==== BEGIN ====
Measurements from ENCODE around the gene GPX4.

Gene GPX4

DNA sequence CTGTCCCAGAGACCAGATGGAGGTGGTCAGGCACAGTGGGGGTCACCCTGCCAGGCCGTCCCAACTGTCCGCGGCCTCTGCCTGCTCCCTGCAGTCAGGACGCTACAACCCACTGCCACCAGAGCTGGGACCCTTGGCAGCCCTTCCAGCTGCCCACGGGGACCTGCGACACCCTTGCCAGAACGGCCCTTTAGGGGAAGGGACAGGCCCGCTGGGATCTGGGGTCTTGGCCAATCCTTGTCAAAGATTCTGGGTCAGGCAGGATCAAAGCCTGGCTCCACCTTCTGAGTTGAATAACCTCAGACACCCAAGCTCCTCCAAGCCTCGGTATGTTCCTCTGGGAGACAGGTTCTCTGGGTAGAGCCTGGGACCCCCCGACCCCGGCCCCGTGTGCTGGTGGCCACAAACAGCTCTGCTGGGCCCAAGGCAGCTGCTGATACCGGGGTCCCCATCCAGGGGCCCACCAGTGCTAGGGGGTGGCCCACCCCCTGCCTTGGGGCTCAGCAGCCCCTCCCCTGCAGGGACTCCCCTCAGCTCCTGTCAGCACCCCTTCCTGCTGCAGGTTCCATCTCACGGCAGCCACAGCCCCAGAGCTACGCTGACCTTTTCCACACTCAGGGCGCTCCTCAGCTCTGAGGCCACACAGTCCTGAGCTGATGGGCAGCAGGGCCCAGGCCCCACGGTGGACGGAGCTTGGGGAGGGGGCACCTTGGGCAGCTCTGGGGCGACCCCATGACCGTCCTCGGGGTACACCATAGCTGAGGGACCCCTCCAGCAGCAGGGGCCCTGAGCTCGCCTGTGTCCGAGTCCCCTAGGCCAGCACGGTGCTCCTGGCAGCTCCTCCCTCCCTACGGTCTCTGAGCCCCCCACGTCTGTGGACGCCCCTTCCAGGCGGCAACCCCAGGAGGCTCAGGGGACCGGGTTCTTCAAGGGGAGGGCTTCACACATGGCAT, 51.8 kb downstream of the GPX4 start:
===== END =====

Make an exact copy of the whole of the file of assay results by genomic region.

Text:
Measurements from ENCODE around the gene GPX4.

Gene GPX4

DNA sequence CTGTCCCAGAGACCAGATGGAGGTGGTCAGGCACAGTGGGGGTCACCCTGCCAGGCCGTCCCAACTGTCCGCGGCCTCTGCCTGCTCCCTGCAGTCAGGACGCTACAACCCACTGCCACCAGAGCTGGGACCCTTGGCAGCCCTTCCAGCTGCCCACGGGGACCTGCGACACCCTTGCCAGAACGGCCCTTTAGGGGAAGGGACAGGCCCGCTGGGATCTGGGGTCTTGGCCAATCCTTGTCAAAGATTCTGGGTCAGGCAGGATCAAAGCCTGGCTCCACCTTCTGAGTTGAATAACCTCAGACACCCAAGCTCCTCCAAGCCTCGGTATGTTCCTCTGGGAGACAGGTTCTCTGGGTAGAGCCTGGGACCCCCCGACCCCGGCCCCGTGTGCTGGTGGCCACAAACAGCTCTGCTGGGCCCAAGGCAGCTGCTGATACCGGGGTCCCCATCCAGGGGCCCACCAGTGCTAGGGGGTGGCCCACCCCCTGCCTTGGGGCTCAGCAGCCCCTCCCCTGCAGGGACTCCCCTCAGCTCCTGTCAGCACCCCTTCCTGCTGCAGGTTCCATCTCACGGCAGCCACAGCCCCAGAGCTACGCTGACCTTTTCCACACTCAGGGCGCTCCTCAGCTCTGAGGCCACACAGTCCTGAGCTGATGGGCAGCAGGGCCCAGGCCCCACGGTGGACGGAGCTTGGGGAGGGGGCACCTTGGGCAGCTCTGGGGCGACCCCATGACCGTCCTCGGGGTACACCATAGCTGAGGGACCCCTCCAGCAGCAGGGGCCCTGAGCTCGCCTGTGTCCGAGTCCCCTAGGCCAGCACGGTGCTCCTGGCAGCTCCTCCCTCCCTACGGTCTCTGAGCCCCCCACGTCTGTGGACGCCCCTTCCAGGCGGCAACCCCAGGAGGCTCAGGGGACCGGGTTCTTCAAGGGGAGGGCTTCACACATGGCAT, 51.8 kb downstream of the GPX4 start: